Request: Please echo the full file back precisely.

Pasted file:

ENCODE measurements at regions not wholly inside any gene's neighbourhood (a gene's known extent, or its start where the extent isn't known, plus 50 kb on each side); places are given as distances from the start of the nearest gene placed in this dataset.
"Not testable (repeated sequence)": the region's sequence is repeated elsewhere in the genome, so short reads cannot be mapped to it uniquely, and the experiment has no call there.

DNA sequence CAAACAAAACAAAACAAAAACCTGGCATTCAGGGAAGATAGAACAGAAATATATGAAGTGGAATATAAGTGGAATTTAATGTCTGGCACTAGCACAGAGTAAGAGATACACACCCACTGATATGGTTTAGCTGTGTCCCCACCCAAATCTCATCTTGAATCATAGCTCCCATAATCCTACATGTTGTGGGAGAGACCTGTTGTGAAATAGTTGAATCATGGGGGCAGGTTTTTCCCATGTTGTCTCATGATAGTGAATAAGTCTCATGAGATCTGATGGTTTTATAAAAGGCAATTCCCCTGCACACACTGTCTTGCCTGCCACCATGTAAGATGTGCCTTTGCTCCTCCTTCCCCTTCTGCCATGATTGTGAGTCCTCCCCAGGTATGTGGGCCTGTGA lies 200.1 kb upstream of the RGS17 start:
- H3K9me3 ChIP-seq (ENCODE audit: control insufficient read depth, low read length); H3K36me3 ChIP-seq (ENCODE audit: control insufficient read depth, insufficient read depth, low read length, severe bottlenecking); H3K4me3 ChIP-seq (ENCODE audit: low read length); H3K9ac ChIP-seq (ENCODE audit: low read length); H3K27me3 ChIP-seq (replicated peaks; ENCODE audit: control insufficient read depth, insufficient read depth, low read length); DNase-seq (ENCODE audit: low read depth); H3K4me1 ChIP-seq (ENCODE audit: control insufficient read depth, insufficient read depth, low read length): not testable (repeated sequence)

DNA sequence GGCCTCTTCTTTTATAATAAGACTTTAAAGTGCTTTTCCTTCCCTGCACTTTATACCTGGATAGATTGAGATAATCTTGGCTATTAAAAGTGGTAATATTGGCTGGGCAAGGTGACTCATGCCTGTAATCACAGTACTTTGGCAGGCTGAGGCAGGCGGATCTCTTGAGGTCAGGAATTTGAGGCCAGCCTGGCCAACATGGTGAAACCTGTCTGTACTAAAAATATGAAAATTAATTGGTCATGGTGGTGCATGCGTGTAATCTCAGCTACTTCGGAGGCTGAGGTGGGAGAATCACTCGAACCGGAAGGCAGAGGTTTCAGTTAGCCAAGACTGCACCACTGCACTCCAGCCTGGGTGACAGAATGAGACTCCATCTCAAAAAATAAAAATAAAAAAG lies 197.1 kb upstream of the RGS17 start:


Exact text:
ENCODE measurements at regions not wholly inside any gene's neighbourhood (a gene's known extent, or its start where the extent isn't known, plus 50 kb on each side); places are given as distances from the start of the nearest gene placed in this dataset.
"Not testable (repeated sequence)": the region's sequence is repeated elsewhere in the genome, so short reads cannot be mapped to it uniquely, and the experiment has no call there.

DNA sequence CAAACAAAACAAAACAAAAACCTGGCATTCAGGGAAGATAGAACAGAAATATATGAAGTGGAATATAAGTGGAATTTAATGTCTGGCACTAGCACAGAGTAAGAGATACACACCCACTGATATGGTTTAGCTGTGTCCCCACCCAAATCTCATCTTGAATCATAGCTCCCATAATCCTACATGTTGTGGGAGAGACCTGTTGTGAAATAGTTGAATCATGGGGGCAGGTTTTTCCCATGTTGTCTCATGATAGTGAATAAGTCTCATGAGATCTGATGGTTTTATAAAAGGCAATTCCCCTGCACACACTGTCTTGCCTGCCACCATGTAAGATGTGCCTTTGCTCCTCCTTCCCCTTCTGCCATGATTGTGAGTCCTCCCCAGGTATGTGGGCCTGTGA lies 200.1 kb upstream of the RGS17 start:
- H3K9me3 ChIP-seq (ENCODE audit: control insufficient read depth, low read length); H3K36me3 ChIP-seq (ENCODE audit: control insufficient read depth, insufficient read depth, low read length, severe bottlenecking); H3K4me3 ChIP-seq (ENCODE audit: low read length); H3K9ac ChIP-seq (ENCODE audit: low read length); H3K27me3 ChIP-seq (replicated peaks; ENCODE audit: control insufficient read depth, insufficient read depth, low read length); DNase-seq (ENCODE audit: low read depth); H3K4me1 ChIP-seq (ENCODE audit: control insufficient read depth, insufficient read depth, low read length): not testable (repeated sequence)

DNA sequence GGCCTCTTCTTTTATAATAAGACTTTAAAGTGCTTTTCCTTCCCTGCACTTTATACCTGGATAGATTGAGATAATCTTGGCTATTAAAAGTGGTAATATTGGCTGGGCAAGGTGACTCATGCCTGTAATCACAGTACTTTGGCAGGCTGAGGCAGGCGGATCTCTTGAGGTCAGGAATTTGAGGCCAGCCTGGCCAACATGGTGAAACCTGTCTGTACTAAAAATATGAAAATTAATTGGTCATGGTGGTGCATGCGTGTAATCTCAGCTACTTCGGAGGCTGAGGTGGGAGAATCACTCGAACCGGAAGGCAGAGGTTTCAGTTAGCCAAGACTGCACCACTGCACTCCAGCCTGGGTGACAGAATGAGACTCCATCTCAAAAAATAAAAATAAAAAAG lies 197.1 kb upstream of the RGS17 start: